Anne-Marie Powell Surrey Referee

Anne-Marie Powell Interview

As our celebrations for Black History Month continue, we spoke to Surrey referee Anne-Marie Powell.

We are now well into Black History Month and our series of dedicated interviews with influential black individuals within the game continues.

This week we spoke to Surrey referee Anne-Marie Powell. Anne-Marie trained as a referee in Jamaica in 2000 and has continued as an official since moving to the UK. We asked Anne-Marie about her journey into refereeing, the advice which she would offer to female or BAME individuals looking to get involved in officiating and what should be done to increase participation.

How long have you been involved with football?

“All my life. But refereeing I started in 2000, back in Jamaica.

I played female football when I went to teacher training college. I loved the sport but that’s where I got involved in football. It was just one evening I was basically kicking a ball around and the coach just came over to me and said, “You have good touches – would you mind coming to training?” That was where it started off. I played at the collegiate level back in Jamaica and I represented one of the parishes. We have parishes in the way that you have counties here. And I played for Middlesex [in Jamaica]."

Why did you decide to get involved in refereeing?

“It was just because a friend brought me into it. He said, “Why don’t you come to training, you’re a sports teacher, you’ve been playing football, you’ve been involved in sports. Why don’t you come?” I said that I couldn’t be bothered but he said [I was] the only person from the area who was going to the games and he need company. I just turned up one morning with him to a training session, then I was forced into writing the exam that morning. I got the highest score and beat all the men!

I found myself writing the exam on [a] Saturday morning and I had my first game the following Saturday in a Division One competition. I was thrown in just like that! I didn’t even have gear, [but] the boss said, “You have to. We don’t have people to go to games, you have to go to a game today!” I got shorts, top and socks and I was just thrown into a game like that. And then it just took off. I loved it and it has been fun ever since.”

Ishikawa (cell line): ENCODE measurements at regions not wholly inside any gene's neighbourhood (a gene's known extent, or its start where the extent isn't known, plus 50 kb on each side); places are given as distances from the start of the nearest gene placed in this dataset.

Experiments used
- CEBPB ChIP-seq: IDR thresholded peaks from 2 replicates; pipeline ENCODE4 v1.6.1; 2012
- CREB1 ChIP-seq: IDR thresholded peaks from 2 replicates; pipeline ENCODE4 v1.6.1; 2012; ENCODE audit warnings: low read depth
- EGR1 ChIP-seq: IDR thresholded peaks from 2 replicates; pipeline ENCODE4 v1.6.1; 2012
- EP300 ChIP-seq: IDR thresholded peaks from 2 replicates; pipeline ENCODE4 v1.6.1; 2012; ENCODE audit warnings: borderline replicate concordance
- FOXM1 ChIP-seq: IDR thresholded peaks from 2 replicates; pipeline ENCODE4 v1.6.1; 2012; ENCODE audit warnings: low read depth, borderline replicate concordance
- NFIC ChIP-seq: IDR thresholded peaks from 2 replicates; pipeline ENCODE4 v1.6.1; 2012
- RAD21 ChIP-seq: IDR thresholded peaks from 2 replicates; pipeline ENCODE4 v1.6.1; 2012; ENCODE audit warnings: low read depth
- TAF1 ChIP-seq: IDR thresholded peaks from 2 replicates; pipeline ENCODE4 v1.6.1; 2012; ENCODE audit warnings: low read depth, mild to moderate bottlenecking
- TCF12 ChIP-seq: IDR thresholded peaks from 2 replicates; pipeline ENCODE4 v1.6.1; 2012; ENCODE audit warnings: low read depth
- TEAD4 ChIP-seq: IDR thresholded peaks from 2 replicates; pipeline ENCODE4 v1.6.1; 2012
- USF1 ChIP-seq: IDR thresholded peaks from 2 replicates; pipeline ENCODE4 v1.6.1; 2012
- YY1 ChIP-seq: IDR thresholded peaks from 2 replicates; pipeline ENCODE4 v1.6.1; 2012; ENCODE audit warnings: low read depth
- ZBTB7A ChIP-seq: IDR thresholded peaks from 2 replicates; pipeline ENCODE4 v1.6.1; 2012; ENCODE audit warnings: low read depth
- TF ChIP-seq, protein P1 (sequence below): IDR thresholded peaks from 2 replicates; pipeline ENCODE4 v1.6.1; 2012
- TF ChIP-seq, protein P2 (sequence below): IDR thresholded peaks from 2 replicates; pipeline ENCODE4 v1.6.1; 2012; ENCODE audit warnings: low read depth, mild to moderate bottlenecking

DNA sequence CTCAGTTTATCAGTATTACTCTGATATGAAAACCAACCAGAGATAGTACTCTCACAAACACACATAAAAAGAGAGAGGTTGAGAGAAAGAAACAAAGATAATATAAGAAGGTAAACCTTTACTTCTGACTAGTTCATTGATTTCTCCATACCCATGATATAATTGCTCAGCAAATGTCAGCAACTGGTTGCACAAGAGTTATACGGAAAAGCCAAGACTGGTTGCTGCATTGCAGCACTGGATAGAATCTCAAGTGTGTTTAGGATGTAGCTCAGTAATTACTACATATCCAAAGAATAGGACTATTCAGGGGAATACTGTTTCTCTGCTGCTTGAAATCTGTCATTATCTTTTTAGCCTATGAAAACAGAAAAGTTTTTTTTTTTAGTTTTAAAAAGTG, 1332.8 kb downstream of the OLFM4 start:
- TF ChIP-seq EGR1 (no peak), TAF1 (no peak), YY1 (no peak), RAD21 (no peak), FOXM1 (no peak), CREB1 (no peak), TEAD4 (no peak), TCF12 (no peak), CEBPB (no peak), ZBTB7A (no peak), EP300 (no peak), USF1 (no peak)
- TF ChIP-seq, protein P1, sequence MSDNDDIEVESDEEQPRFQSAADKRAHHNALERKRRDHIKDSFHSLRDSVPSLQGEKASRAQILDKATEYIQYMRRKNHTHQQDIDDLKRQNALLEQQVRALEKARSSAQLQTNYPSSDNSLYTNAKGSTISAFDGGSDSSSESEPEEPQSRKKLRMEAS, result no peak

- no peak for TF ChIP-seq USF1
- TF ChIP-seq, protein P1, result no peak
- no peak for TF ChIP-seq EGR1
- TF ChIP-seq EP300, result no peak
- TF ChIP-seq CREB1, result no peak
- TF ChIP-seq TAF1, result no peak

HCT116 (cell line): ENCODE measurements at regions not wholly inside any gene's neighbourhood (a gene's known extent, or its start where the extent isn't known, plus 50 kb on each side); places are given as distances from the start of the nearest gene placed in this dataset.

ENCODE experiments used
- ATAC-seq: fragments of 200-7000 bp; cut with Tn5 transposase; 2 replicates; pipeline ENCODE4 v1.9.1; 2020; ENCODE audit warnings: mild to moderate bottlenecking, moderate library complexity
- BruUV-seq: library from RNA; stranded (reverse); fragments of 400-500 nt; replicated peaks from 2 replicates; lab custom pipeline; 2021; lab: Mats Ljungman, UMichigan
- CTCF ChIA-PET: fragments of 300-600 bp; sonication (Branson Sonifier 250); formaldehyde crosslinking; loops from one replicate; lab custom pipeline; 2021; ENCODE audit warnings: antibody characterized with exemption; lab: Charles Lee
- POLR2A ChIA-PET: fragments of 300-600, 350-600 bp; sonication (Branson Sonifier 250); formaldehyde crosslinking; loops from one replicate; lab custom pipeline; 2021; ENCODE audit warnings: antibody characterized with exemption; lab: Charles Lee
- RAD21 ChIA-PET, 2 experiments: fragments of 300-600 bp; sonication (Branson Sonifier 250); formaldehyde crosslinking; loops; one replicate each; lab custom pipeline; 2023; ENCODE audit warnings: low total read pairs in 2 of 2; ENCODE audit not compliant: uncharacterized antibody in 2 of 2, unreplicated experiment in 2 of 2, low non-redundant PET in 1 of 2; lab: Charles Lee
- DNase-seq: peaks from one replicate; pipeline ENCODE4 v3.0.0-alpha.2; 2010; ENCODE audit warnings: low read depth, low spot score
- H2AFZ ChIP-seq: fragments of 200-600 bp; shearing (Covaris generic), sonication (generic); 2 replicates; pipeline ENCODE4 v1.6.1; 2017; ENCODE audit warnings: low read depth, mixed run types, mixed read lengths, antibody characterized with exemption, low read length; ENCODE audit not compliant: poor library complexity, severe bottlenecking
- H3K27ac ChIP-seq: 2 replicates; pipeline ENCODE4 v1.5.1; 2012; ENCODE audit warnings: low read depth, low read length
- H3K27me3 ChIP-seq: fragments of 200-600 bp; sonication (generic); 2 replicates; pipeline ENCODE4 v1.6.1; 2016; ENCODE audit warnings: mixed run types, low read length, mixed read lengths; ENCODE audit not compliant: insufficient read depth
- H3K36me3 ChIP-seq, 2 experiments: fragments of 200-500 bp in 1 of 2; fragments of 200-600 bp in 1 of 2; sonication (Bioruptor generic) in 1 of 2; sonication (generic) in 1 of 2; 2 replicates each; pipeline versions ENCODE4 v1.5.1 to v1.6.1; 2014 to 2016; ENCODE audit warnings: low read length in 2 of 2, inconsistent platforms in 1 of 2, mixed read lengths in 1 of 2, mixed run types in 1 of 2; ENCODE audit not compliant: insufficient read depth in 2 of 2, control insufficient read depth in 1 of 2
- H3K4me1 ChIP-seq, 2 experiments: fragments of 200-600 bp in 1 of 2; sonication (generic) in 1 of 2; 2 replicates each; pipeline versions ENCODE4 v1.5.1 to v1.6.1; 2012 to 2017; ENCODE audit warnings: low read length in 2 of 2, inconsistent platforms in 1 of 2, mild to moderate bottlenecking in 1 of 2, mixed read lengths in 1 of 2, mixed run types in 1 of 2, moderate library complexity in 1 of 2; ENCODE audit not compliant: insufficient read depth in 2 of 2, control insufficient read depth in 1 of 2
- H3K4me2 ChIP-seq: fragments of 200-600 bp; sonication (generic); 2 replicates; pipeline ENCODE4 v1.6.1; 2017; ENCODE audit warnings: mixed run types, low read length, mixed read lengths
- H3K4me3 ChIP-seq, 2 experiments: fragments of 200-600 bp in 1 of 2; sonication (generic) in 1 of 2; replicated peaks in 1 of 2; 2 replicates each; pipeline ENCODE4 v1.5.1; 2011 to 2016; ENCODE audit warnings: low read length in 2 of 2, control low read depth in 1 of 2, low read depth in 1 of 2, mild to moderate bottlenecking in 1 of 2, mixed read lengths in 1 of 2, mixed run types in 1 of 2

What advice would you give to females or BAME individuals who are looking to become a referee?

“If somebody has even the slightest desire to get involved in refereeing, I would say follow your gut instinct, go for it. At first it might seem daunting because we have always heard that it’s a male dominated sport. But once you get in there you will realise that it is no longer a man, woman, female kind of thing. We are basically one [on the football pitch]. Nobody’s putting any tag onto you. I’ve never been stigmatised, so I don’t think you should be daunted or be fearful of anything.

Go for it, get involved. It is something which is beneficial to you. Whether you are aspiring to become a FIFA Referee in the future or if you just want to do it at a local level.”

Have you ever encountered discrimination whilst refereeing?

“None of any sort. Whether [being] discriminated against as a female or for colour – nothing. I’ve never had anything like that thrown at me. I don’t know if I’m fortunate. I’ve been around absolutely brilliant people who love the sport and want to play sport. Even at the games I’ve been at now, I find when I walk out onto the pitch and the guys are there [saying], “It’s going to be a female doing our game, it’s a female, that will be fun” – the guys are upbeat!

I never get any rude comments thrown at me during the games. The lads are always apologetic even if they’re swearing, they’ll say “referee I’m sorry!”. I’ve never been discriminated in any way, shape or form.”

Do you feel that you would be supported if you encountered discrimination?

“Yes, I would because I have stood and listened to coaches at games – little, nasty things have been to said by others [at games] and the coaches have stood up. And they’ve even said to me, “don’t be afraid, we are here for you if there’s anything happening with my players – come over to me and I’ll deal with it”. So yes, I would feel confident if anything like that happens that I would get the support from people around me."

What do you think governing bodies should be doing better to encourage females and BAME individuals into refereeing?

"I think what you are doing here now is absolutely fabulous. This is a start. For me, I don’t think they can ever do a whole lot. If somebody doesn’t see the desire to get involved in something, then I don’t see that any promotion by governing bodies will. What I find is that based on the fact that [in] refereeing, to progress up the ladder means training and there are a lot of us, especially women who don’t find training fun, it’s going to be difficult.

[Things like] going out into the [communities], doing programmes – having a chat would be good. But I don’t know how much of an impact it would have. It has to be individuals and the intrinsic motivation that they have [which] would propel them. I basically push myself to get out there. This is what you have to do."

Do you think that role models are important for encouraging participation?

"Role models are important. In any sector of life, you have to have role models. So, if we can send people to into clubs where we have [for example], young girls - going in speaking to and encouraging [them] then we can go forward from there."

If you would like to find out more about getting involved in refereeing, click here.